|Stiers, E - UNIV ARK|
|Burgos, N - UNIV ARK|
|Counce, P - UA RREC|
Submitted to: Rice Technical Working Group Meeting Proceedings
Publication Type: Abstract Only
Publication Acceptance Date: February 24, 2002
Publication Date: February 24, 2002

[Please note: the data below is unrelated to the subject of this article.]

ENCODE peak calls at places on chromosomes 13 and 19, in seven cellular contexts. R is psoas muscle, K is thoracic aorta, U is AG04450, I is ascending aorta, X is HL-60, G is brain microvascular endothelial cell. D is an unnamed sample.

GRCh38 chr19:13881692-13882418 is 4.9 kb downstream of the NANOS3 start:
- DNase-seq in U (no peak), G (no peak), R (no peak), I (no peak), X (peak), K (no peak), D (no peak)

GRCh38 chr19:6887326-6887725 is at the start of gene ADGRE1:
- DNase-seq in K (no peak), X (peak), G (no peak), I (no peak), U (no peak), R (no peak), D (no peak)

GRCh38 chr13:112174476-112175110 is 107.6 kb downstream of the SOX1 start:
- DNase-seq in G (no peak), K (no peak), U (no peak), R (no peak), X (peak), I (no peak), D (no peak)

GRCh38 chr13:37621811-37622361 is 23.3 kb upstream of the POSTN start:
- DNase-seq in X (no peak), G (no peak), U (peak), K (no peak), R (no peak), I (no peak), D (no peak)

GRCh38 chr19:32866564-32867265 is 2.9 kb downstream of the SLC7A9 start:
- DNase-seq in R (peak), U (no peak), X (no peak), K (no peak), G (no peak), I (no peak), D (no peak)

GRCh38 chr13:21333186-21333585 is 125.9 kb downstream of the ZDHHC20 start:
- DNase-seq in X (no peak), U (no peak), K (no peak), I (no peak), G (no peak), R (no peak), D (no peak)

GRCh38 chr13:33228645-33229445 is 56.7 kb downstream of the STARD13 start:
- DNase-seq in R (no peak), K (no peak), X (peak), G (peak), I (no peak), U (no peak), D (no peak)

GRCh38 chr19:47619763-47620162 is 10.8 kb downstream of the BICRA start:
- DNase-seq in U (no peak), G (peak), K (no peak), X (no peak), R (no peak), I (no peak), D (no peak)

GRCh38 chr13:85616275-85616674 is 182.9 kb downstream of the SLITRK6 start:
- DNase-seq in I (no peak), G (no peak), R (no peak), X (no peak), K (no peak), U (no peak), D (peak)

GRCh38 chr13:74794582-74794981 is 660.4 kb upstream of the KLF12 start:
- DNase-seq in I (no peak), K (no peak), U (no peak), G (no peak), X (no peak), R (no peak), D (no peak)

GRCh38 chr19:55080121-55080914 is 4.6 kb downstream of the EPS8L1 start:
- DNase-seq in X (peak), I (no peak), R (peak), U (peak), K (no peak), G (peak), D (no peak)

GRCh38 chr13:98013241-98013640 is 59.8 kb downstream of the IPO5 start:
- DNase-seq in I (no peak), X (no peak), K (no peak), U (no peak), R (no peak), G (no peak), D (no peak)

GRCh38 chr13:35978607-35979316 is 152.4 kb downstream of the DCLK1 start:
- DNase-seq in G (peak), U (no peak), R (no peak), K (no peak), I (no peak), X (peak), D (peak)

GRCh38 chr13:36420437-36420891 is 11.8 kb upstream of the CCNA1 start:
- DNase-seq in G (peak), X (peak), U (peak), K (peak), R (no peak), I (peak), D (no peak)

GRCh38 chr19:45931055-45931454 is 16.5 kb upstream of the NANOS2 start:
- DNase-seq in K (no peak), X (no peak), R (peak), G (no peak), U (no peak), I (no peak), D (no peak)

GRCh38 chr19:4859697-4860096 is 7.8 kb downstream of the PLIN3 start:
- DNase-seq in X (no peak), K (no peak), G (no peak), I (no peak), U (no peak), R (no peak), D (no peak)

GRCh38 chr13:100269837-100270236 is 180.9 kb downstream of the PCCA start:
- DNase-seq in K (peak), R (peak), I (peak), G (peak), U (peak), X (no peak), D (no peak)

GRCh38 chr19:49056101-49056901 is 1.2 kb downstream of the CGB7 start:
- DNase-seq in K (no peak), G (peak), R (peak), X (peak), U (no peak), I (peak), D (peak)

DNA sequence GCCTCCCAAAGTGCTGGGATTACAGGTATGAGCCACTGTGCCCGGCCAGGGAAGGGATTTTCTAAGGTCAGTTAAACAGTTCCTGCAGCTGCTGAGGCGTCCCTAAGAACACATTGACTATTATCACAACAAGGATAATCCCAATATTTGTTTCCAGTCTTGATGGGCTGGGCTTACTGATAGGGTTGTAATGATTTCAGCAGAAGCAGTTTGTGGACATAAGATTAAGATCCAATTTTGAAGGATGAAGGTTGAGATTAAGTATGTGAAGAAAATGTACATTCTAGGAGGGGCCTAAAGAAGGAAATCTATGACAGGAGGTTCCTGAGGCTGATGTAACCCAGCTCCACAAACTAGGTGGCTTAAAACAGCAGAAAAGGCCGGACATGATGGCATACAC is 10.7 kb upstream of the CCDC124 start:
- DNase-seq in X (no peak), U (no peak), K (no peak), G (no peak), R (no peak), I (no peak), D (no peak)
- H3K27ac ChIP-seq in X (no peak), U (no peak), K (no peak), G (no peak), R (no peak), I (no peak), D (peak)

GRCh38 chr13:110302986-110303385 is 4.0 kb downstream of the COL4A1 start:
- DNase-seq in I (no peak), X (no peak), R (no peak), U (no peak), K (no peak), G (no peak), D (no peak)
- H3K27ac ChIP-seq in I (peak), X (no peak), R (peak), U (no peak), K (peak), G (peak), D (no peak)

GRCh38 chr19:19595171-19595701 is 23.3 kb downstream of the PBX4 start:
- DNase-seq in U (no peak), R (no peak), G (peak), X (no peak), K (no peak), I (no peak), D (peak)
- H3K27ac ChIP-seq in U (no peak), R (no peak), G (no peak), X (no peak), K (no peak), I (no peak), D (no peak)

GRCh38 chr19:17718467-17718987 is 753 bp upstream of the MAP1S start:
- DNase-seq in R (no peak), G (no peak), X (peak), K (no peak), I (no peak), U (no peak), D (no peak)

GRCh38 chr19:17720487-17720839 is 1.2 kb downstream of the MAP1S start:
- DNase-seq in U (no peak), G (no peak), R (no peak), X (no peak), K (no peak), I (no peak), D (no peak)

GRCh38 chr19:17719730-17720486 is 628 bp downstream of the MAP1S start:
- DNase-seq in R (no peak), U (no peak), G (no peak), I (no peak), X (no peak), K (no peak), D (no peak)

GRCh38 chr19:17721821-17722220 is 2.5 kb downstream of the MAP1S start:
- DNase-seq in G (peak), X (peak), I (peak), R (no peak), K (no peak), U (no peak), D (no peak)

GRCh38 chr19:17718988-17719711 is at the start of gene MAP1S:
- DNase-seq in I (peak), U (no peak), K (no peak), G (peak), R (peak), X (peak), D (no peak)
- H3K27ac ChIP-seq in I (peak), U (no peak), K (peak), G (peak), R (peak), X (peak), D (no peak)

Citation: Stiers, E.N., Burgos, N.R., Gealy, D.R., Counce, P.A. 2002. PHOTOSYNTHETIC RESPONSE OF RICE AND RED RICE (ORYZA SATIVA) TO SHADING. Rice Technical Working Group Meeting Proceedings. P. 162-163. Technical Abstract: Rice and red rice are categorized under the same genus and species. They are similar in their morphological and molecular structures, yet red rice is more competitive than today's cultivated rice varieties. We hypothesize that the higher competitive nature of red rice can be attributed partly to higher photosynthetic efficiency. A field study was conducted at the Rice Research and Extension Center in Stuttgart, Arkansas in 2000 and 2001 to compare the photosynthetic response of rice and red rice to shading and nitrogen under noncompetitive conditions. The study utilized a split-split plot design. Two rice varieties, 'Wells' and 'Bengal,' and two red rice ecotypes, Stuttgart strawhull and Katy red rice (a putative cross between red rice and rice), were transplanted on June 15 and May 14 in 2000 and 2001, respectively. Plots were 1m2 and contained two plants of the same variety. Nitrogen in the form of urea was applied one week after transplanting at 0, 100, and 200 kg/ha. Rice and red rice were subjected to 50% light reduction for one week 10 days after anthesis. Photosynthesis rates were measured using a LiCor CO2 gas analyzer 2 days after initiation of the shade treatment. At harvest, the number of tillers, panicles, biomass, and grain count per plant were recorded. In 2001, prior to shade removal, leaf samples were taken to extract chlorophyll content using an acetone extraction method determined for rice (Krishnan, 1996). Chlorophyll was quantified using calculations prescribed by Lictenthaler and Wellburn (1983). The photosynthesis rate of each variety was determined. Due to technical problems in 2000, photosynthesis readings were not useful for Stuttgart strawhull. In 2000, photosynthesis rates for Katy red rice and the rice cultivars were comparable when unshaded; however, Katy red rice photosynthesized at a higher rate than the rice cultivars in 50% shade. In 2001 under reduced light, Katy red rice photosynthesized at a higher rate than 'Bengal' but not 'Wells' as was seen in the previous year. Under shade, Stuttgart strawhull was less efficient than Katy red rice, but still photosynthesized at a higher rate than 'Bengal'. The only yield related parameter affected by shade was panicle number. In 2000 and 2001, the number of panicles produced by Stuttgart strawhull was higher than Katy red rice and the rice cultivars and was not affected by shade. In 2000, Katy red rice produced more panicles than 'Bengal' under shade and high nitrogen. This was not the case in 2001 when 'Bengal' produced more panicles than Katy red rice at all nitrogen levels when subjected to 50% shade. When unshaded, 'Bengal' produced more panicles than Katy red rice at the 0 and 200 kg N ha-1. Total chlorophyll content in the rice varieties was higher than in red rice. Shade did not affect the chlorophyll a/b ratio in the rice varieties, but increased this ratio in Katy red rice, and decreased it in Stuttgart strawhull. Increase in chlorophyll b is a shade- adaptation mechanism and could explain Stuttgart strawhull's increased photosynthetic ability when shade stressed.